Japan’s labor ministry to investigate financial burden on foreign trainees

Yomiuri Shimbun file photo
The building that houses the Health, Labor and Welfare Ministry

The labor ministry plans to launch its first on-site investigation of overseas organizations that dispatch technical intern trainees in fiscal 2023, to examine the financial burden endured by trainees and possible human rights violations, according to sources.

Japan has a labor shortage due to its chronically low birthrate, and working here has become less appealing to foreign personnel due to the weakening of the yen. The Health, Labor and Welfare Ministry believes it will be difficult to secure human resources if the current unfair treatment of trainees is not rectified.

The Technical Intern Training program is intended, in the name of international cooperation, to allow foreign trainees to acquire various skills while working in Japan. As of October 2021, there were about 350,000 such trainees in Japan.

However, 7,167 trainees disappeared in 2021 due to such reasons as low wages. The government believes this is partly caused by the heavy debt that trainees have been saddled with.

According to a survey of about 2,180 technical trainees conducted by the Immigration Services Agency of Japan in 2021 and 2022, trainees paid an average of about ¥540,000 to local organizations and other entities that dispatched them to Japan. More than half the trainees surveyed were in debt before coming to Japan.

Trainees cited such purposes as paying brokers’ fees and for Japanese language training, but some said they were not sure what the money was for. The ministry decided an on-site investigation was needed to ascertain the actual purpose of the payments.

The probe will be conducted in fiscal 2023 mainly in Vietnam and China, countries from which many trainees come to Japan. The ministry plans to ask organizations about the breakdown of the fees collected from trainees, and to examine their monetary transactions with Japanese supervising organizations, which are in charge of receiving trainees.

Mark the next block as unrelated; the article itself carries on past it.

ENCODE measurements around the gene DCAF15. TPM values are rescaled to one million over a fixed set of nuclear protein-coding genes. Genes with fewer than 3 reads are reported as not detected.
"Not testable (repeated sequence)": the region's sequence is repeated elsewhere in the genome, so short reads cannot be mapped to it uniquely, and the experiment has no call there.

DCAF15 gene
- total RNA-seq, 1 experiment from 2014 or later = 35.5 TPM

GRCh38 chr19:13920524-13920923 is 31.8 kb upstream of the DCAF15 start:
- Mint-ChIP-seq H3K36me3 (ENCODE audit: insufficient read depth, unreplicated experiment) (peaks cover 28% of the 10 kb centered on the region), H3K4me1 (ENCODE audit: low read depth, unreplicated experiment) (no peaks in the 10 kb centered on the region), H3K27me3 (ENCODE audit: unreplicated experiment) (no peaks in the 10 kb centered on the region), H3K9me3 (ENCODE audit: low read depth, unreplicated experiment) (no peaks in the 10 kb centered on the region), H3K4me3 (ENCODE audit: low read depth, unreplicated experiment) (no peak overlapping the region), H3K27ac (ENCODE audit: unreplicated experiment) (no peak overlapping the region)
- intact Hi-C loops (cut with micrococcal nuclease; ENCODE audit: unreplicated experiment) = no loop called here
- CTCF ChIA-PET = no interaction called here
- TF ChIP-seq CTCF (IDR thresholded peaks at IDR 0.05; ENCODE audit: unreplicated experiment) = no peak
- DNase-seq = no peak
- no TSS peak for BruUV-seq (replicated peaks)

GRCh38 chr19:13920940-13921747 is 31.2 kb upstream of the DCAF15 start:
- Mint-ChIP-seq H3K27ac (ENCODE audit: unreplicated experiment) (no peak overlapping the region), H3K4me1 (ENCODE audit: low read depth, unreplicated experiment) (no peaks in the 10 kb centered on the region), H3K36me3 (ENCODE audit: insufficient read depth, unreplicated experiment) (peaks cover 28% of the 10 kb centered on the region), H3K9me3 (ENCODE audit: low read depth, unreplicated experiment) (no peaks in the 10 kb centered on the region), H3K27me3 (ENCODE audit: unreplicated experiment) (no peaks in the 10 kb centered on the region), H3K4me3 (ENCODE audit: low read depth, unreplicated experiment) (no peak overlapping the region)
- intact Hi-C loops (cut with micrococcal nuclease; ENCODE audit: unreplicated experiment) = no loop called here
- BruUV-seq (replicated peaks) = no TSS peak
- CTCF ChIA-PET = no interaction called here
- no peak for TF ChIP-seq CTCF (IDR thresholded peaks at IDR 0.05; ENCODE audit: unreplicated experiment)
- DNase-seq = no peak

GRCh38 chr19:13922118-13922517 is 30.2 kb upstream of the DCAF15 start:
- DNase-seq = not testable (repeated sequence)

According to sources, kickbacks from dispatch organizations to supervising organizations have become the norm, and this money is suspected of being added to the fees paid by trainees. Kickbacks are prohibited under the Law on Proper Technical Intern Training and Protection of Technical Intern Trainees, but the actual situation is unclear, so there have been few administrative penalties regarding such payments.

The ministry plans to interview officials of Japanese supervising organizations and companies hiring the trainees, in addition to the trainees themselves. It also intends to look into human rights violations, such as harassment against trainees, failure to pay for overtime work and unfair dismissal, in addition to checking financial transactions with organizations that dispatch trainees.

The ministry will contract a private research firm to conduct the investigation and seek cooperation from diplomatic missions overseas. If any unfair collection of fees by organizations that dispatch trainees is discovered, the ministry will seek to have such practices rectified through bilateral consultations with the relevant country.

The ministry has allocated ¥33 million for this initiative in its draft budget for fiscal 2023.